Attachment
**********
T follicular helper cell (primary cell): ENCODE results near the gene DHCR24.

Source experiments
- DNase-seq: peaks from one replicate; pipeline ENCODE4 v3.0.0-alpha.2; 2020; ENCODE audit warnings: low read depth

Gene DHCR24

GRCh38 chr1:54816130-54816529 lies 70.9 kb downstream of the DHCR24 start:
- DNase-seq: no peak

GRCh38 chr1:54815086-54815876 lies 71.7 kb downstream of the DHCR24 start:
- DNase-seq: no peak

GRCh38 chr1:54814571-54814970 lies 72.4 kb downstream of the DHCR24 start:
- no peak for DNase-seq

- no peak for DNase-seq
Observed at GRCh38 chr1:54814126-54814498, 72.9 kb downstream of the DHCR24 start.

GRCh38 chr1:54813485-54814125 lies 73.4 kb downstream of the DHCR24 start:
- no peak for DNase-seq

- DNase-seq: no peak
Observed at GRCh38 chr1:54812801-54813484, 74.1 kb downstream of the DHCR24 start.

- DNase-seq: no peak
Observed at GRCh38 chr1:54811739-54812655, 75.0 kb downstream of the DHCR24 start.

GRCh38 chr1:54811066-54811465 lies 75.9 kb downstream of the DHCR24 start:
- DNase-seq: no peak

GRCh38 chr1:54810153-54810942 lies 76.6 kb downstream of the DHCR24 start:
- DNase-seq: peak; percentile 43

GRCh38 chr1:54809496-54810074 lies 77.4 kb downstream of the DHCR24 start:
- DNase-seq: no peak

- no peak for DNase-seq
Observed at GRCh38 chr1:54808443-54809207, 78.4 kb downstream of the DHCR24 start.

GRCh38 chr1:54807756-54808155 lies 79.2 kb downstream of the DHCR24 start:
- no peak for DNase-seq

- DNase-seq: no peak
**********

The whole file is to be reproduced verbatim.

T follicular helper cell (primary cell): ENCODE results near the gene DHCR24.

Source experiments
- DNase-seq: peaks from one replicate; pipeline ENCODE4 v3.0.0-alpha.2; 2020; ENCODE audit warnings: low read depth

Gene DHCR24

GRCh38 chr1:54816130-54816529 lies 70.9 kb downstream of the DHCR24 start:
- DNase-seq: no peak

GRCh38 chr1:54815086-54815876 lies 71.7 kb downstream of the DHCR24 start:
- DNase-seq: no peak

GRCh38 chr1:54814571-54814970 lies 72.4 kb downstream of the DHCR24 start:
- no peak for DNase-seq

- no peak for DNase-seq
Observed at GRCh38 chr1:54814126-54814498, 72.9 kb downstream of the DHCR24 start.

GRCh38 chr1:54813485-54814125 lies 73.4 kb downstream of the DHCR24 start:
- no peak for DNase-seq

- DNase-seq: no peak
Observed at GRCh38 chr1:54812801-54813484, 74.1 kb downstream of the DHCR24 start.

- DNase-seq: no peak
Observed at GRCh38 chr1:54811739-54812655, 75.0 kb downstream of the DHCR24 start.

GRCh38 chr1:54811066-54811465 lies 75.9 kb downstream of the DHCR24 start:
- DNase-seq: no peak

GRCh38 chr1:54810153-54810942 lies 76.6 kb downstream of the DHCR24 start:
- DNase-seq: peak; percentile 43

GRCh38 chr1:54809496-54810074 lies 77.4 kb downstream of the DHCR24 start:
- DNase-seq: no peak

- no peak for DNase-seq
Observed at GRCh38 chr1:54808443-54809207, 78.4 kb downstream of the DHCR24 start.

GRCh38 chr1:54807756-54808155 lies 79.2 kb downstream of the DHCR24 start:
- no peak for DNase-seq

- DNase-seq: no peak